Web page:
Truffles

rain

Yep, monsoon’s still here. No more about that.

It is more than a serious problem when you’re still learning how to cook and are allergic to following recipes, at the same time. Its still manageable when either of the above is true. But when both are obvious and you happen to be adamant not to change any of it, its bound to get downright dangerous…..and hopeless.

But no, I’m not adamant or anything. I’m more than willing to actually follow one of the recipes out of one of the many brilliant cookbooks I have. I’m just plain lazy. Every time I start with one, some tiny voice inside me wrecks havoc till I tweak the recipe in some way or the other. And I would rather learn the hard way. The really hard way. Doing what I do is hazhardous. You could end up with burnt pots, singed palms, cut-up fingertips, dish towels on fire and sometimes food without seasoning in it. There have also been times when I’ve had to feel my way through thick smoke just to get to the stove-top.

I’ve heard Aditya declare (for about the millionth time) how he follows a cookbook recipe word for word the first time, and then experiment with it in his own sweet time and come up with something new and different.

Liar. They’re always the same and never any different.

 I once fed cold macaroni tossed with tomatoes and cloves of garlic, all raw, uncooked, mashed up together in a sad brass mortar and pestle. It was horrible. And that’s an understatement. The mortar and pestle led a brassy taste to the tomatoes and along with the strong garlicky twang, not to mention the undercooked pasta that stuck to your teeth, the outcome was so puke-worthy that I was banned from my friends’ kitchens for the next four months. They begged me to learn how to cook knowing what a champion-eater and mess-creator I have been all my life.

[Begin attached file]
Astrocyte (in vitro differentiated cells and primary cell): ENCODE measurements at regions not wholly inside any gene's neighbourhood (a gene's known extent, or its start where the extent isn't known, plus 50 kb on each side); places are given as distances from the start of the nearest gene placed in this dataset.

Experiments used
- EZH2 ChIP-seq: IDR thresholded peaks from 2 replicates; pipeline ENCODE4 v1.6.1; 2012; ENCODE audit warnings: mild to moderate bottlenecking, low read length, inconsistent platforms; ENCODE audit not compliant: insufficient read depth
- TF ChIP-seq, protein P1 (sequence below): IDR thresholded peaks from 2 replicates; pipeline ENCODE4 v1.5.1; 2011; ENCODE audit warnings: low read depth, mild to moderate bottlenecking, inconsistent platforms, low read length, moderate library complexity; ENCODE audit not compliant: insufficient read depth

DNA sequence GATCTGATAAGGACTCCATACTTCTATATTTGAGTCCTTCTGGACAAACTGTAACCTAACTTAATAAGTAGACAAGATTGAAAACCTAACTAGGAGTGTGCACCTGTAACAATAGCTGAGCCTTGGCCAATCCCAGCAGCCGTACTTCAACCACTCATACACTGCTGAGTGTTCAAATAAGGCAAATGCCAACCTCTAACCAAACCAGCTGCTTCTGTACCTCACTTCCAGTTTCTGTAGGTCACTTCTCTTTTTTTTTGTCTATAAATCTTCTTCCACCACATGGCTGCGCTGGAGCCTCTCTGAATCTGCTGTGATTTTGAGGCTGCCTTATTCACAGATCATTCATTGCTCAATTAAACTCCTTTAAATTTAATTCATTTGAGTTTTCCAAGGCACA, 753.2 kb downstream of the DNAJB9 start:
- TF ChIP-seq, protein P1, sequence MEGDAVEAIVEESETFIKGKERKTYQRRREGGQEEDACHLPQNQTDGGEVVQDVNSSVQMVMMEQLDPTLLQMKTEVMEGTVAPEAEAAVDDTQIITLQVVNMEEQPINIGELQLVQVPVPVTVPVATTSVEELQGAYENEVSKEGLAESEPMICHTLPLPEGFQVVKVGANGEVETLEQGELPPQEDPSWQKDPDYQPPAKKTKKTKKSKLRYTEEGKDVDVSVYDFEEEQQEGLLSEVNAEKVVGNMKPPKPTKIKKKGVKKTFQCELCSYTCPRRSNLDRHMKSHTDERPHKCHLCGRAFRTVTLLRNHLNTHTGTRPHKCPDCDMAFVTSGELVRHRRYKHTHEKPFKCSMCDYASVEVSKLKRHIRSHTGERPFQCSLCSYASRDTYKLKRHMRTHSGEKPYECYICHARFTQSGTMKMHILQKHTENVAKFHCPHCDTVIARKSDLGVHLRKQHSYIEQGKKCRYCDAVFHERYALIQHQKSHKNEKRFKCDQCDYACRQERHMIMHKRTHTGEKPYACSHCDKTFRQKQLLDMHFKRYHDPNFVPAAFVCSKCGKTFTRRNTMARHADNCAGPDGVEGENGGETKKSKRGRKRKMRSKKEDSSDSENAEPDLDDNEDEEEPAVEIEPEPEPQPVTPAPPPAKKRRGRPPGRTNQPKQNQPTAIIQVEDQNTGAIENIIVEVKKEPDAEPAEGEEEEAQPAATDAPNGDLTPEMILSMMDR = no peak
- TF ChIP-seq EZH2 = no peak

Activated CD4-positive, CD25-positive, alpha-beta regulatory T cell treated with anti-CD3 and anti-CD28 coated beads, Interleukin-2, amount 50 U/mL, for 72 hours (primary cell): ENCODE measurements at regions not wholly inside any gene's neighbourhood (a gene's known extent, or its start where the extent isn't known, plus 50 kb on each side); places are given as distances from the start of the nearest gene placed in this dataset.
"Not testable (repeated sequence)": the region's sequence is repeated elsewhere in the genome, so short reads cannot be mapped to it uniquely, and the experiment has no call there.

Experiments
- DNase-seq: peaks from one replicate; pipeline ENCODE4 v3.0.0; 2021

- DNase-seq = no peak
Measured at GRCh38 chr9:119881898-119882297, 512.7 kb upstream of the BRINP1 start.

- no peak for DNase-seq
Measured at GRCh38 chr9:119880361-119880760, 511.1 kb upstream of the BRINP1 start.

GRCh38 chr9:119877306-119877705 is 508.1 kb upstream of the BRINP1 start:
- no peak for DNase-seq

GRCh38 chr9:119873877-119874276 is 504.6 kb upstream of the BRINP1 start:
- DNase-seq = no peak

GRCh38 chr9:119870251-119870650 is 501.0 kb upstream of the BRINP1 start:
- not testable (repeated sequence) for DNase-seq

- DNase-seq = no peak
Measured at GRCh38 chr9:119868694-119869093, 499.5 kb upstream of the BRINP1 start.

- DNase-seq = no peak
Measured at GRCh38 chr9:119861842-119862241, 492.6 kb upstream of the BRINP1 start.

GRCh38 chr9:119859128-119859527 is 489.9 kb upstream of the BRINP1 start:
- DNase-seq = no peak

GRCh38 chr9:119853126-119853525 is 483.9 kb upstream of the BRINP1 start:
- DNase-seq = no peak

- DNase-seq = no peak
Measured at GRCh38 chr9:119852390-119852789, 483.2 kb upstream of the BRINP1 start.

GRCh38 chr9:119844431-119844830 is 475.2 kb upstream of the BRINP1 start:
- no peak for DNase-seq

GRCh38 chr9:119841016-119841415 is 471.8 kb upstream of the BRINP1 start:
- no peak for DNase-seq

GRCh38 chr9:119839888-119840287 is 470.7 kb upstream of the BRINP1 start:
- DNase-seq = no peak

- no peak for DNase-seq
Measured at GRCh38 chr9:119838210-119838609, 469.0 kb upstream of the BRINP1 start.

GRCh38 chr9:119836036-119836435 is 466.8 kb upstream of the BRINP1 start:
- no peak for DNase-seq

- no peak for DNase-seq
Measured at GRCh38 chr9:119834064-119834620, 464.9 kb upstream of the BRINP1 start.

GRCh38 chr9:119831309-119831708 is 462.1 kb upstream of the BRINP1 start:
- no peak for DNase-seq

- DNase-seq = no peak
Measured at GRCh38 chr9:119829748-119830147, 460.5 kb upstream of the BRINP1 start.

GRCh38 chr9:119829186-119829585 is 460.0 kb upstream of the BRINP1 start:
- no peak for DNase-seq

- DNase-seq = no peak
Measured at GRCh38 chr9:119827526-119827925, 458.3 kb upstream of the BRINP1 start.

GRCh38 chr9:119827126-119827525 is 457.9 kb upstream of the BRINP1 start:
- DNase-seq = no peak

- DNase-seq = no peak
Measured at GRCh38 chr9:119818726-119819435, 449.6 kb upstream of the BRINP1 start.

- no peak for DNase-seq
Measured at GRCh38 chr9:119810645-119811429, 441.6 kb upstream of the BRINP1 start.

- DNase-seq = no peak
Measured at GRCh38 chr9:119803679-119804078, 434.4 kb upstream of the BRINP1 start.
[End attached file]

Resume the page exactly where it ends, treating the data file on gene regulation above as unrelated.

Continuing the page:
At the time, I was using this blog as a showcase for my graphical endeavors and writing about college. Everything changed when I called up my Mother and asked her to guide me through a simple meal of eggplant curry with cut-up sausages! Then came okra and brown rice. That’s right…I couldn’t boil rice to save my life. My mother was too kind to guide me through basics.

Out came the digital camera, out oozed some fatty brainwaves, 18 months later and I’m still struggling to be moderately good at whipping up a decent meal.

This weekend I tried to relive last year’s Diwali truffle-happiness. Recovering from a relapse of typhoid can punch quite a lot of air out of you. But the truffles were worth the effort — they always are. Three sorts, not much work, a whole lot of mess and gastronomical divinity in the end.  I don’t know why I keep putting myself down as a cook….these truffles rocked, you know.

dark chocolate truffles

Dark Chocolate Truffles

What you need:

  • 1 and half cups dark chocolate (70%), chopped into approximately equal sized peices
  • 3 tablespoons of sugar (optional…I like my truffles to be distinctly bitter so I didn’t add any)
  • 1 cup double cream
  • 1 teaspoon cayenne pepper for the Chili Truffles
  • 20ml espresso shot, for the Coffee Truffles
  • 20ml dark (or white) rum, for the Coconut and Rum Truffles
  • 1 cup dessicated coconut
  • Cocoa powder for coating

How-to:

  • Divide the chopped chocolate equally into three glass bowls.
  • Heat the cream till its almost about to boil. At this point, you can add in the sugar, if necessary, and stir to dissolve it in the cream. Take it off the heat and pour equal amounts into each bowl carrying the chocolate.
  • Let the mixtures stand for 60 seconds, before gently stirring them(from center towards the edge) till all the chocolate has melted.
  • Add the cayenne pepper to the first mixture and stir in gently. Add the espresso to the second and rum to the third and gently stir. Cover each bowl with cling film and chill in the freezer for about a couple of hours or till the ganache has set.
  • Set each bowl in an ice-bath(so the ganache doesn’t melt) turn by turn. Use a spoon or a scooper to scoop out the chocolate and roll into truffle balls. I spread cocoa powder and rolled the chili truffles in them to coat. The rum truffles were rolled in dessicated coconut.
  • Don’t forget to eat ‘em!

 

truffles

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5 Comments

  1. I like to make truffles with a maraschino cherry in the middle… the truffle can be flavoured with Brandy or Kirsch if liked. YUM!

    Reply
  2. Love your story. Keep cooking! You can only get better. I’ve had so many failures over the years and just chalked it up to learning what NOT to do.

    The truffles look heavenly. All truffles, do, don’t they? Beautiful.

    Reply
  3. huntfortheverybest

     /  August 28, 2009

    i was going to make truffles this past weekend with a Martha Stewart recipe. I’m going to try chili ones…that sounds great!

    Reply
  4. I like to make truffles with a maraschino cherry in the middle… the truffle can be flavoured with Brandy or Kirsch if liked. YUM!;. All the best!!

    Reply
  5. Looks gorgeous. I’m craving chocolate truffles now. And I have none. :(

    Reply

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